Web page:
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Safety on Safari During COVID-19

July 7, 2020  By: Beth

As travel begins to resume around the world, we are looking forward to bringing the unbelievable wildlife and rich culture of Africa to our travelers. But as safari dreams start to become reality once again, questions about health and safety arise: How can I enjoy my safari safely? What social distancing and cleaning procedures have been implemented in response to COVID-19? What will happen if I get sick on safari?

Before you step foot on an airplane to start your safari, there are steps you can take to limit your exposure risk. Click here to read our Journey Specialists recommendations. Once you’re on the ground, Africa Adventure Consultants and our partners in Africa are taking extra precautions and instituting new policies and procedures to increase safety and security.

Sara in pool looking at savanna

Distancing Measures & Personal Protection Equipment

Even prior to COVID-19, a luxury safari offers plenty of opportunities for social distancing. Safari camps are generally located in remote locations in the bush without other people nearby. Some are on private concessions of tens of thousands of acres. Most of our preferred safari camps and lodges are also relatively small, accommodating only 10-30 guests at a time. They are also spacious, providing ample room to spread out with large common areas, lots of verandas and decks, and more. Now, camps are doing even more to increase safety measures. While at camp, most travelers will be spaced out from other guests in common areas and may have fewer companions in their game drive vehicle. Camp staff will wear masks or protective shields, will often wear gloves and will engage in no-touch greetings. Travelers may be expected to also wear face coverings in common areas or while on game drives. For an extra layer of protection, travelers can consider upgrading to private vehicles, staying in a private villa, renting out a camp for exclusive use or traveling by private charter.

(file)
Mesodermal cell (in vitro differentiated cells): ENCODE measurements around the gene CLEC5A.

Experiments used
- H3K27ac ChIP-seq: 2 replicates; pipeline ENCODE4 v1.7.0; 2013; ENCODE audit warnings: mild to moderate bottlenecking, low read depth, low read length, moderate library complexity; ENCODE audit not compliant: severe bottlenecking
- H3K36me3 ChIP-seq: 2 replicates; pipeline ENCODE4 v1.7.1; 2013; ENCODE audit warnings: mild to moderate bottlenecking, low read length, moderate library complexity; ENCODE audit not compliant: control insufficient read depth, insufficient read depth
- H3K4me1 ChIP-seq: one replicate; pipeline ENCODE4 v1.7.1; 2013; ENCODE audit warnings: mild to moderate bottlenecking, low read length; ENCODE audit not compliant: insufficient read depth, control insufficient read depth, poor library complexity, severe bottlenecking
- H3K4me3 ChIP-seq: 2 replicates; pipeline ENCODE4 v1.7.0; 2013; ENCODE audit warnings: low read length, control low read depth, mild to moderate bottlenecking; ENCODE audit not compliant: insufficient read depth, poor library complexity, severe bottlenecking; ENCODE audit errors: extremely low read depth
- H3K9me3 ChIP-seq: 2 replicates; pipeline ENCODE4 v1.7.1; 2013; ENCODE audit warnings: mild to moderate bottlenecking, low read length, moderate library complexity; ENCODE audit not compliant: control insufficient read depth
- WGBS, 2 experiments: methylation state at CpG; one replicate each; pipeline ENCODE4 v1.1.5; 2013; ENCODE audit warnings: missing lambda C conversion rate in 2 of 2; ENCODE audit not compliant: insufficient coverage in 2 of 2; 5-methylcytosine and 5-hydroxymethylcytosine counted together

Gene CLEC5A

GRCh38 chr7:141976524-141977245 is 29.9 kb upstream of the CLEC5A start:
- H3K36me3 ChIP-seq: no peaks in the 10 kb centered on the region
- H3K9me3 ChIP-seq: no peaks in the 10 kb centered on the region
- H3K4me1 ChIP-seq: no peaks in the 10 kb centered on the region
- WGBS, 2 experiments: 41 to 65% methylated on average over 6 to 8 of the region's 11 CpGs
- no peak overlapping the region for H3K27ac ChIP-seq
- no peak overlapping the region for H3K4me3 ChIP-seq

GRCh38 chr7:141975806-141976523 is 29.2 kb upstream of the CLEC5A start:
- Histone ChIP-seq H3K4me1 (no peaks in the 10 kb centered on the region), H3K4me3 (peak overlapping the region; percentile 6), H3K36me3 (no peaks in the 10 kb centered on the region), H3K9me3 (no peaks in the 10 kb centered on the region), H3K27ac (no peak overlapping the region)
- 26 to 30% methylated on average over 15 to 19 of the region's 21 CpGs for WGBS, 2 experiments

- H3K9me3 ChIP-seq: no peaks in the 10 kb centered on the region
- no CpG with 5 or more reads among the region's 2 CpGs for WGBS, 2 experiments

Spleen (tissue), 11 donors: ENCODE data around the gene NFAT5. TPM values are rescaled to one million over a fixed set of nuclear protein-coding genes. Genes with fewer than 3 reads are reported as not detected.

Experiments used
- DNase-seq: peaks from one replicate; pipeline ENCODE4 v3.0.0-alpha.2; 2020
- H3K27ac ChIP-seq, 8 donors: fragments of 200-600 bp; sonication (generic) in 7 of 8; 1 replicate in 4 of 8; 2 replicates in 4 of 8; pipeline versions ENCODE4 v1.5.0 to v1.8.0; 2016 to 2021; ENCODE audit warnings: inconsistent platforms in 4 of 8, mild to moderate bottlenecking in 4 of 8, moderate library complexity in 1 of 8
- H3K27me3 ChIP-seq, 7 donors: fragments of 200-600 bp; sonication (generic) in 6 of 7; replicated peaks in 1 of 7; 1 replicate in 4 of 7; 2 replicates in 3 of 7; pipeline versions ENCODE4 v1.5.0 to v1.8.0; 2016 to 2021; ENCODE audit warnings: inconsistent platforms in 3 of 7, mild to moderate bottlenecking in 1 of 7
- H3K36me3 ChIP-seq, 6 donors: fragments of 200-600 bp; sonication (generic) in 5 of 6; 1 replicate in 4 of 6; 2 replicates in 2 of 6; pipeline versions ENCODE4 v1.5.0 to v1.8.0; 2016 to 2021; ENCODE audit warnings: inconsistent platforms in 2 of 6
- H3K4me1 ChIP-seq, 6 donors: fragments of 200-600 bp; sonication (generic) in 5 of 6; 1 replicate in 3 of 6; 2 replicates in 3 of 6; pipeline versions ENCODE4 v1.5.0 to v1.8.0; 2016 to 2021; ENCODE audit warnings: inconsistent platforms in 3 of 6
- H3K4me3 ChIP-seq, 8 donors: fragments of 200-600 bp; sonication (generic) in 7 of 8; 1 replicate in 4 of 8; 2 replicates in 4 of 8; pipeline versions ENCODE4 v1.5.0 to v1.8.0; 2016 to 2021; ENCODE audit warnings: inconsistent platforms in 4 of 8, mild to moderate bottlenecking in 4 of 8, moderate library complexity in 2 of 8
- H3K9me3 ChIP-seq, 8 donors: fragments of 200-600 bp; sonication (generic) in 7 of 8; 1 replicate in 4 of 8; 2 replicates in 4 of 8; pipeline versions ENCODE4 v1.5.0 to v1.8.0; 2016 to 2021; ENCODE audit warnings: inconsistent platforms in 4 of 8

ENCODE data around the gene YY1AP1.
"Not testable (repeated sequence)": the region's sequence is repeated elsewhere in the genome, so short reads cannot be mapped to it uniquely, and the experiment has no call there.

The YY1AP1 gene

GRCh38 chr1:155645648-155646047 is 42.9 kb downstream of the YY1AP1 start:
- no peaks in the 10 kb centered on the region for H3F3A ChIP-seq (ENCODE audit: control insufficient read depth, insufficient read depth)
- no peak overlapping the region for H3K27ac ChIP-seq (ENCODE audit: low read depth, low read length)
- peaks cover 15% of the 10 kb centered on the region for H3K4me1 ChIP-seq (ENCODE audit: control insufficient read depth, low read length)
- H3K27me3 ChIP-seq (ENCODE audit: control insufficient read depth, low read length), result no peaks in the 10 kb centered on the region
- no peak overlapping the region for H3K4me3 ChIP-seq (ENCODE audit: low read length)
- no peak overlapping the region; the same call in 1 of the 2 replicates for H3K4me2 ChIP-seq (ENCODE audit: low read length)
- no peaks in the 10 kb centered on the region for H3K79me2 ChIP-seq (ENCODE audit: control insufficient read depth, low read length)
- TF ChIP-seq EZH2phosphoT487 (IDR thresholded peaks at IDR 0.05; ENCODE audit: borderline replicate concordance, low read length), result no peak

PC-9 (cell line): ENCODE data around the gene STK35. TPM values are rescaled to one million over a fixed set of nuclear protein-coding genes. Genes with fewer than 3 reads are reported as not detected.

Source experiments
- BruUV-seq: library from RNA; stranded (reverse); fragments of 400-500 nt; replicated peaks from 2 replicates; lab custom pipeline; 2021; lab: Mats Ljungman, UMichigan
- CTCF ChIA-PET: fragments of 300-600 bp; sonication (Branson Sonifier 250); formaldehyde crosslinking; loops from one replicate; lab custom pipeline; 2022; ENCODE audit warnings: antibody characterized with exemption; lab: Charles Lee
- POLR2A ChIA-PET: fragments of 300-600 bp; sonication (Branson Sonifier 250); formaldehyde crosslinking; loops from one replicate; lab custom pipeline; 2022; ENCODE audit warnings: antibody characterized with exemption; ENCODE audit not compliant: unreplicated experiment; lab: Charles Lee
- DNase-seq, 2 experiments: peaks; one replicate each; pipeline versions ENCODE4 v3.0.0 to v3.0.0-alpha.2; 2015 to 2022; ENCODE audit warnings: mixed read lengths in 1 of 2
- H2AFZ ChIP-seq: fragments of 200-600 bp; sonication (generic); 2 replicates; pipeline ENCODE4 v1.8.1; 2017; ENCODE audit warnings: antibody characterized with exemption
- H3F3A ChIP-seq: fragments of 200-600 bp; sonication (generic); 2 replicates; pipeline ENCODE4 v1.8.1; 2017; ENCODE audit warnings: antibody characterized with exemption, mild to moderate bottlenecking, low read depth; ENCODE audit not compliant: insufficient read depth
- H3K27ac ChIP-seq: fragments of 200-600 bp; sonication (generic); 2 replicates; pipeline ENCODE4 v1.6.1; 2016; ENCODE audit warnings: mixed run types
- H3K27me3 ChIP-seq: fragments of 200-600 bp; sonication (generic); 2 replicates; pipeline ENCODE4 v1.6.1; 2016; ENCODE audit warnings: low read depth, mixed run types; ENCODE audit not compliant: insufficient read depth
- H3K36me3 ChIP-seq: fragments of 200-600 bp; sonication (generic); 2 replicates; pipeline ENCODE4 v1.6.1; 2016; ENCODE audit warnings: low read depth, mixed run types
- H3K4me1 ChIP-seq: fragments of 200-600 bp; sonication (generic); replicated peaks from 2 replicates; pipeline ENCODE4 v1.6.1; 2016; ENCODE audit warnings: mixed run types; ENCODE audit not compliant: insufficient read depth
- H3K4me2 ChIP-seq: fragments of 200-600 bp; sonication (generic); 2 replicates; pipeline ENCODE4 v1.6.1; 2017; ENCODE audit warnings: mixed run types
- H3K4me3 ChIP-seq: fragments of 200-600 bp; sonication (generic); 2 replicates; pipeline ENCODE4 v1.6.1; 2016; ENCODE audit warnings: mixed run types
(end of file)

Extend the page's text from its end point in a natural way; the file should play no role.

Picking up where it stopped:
Bush Breakfast


Dining options will vary depending on what type of accommodation we book for you. In most cases, safari camps are spacing out tables in the dining areas and sometimes throughout the camps. Camps that once provided self-serve buffets are phasing them out and replacing them with buffets where staff serves you or with individually plated meals brought to your table. Private dining options may also be available, such as bush breakfasts and dinners or private dining in areas throughout camp. Food served outside of camp, such as a picnic lunch while on an all-day game drive, will be individually packaged. For travelers staying in city hotels in places such as Cape Town and Victoria Falls, hotels may offer spaced out dining in a restaurant and/or room service upon request. Be sure to discuss what dining options you are interested in incorporating into your custom safari as you plan with your Journey Specialist.

safari camp staff vacuuming

Cleaning Procedures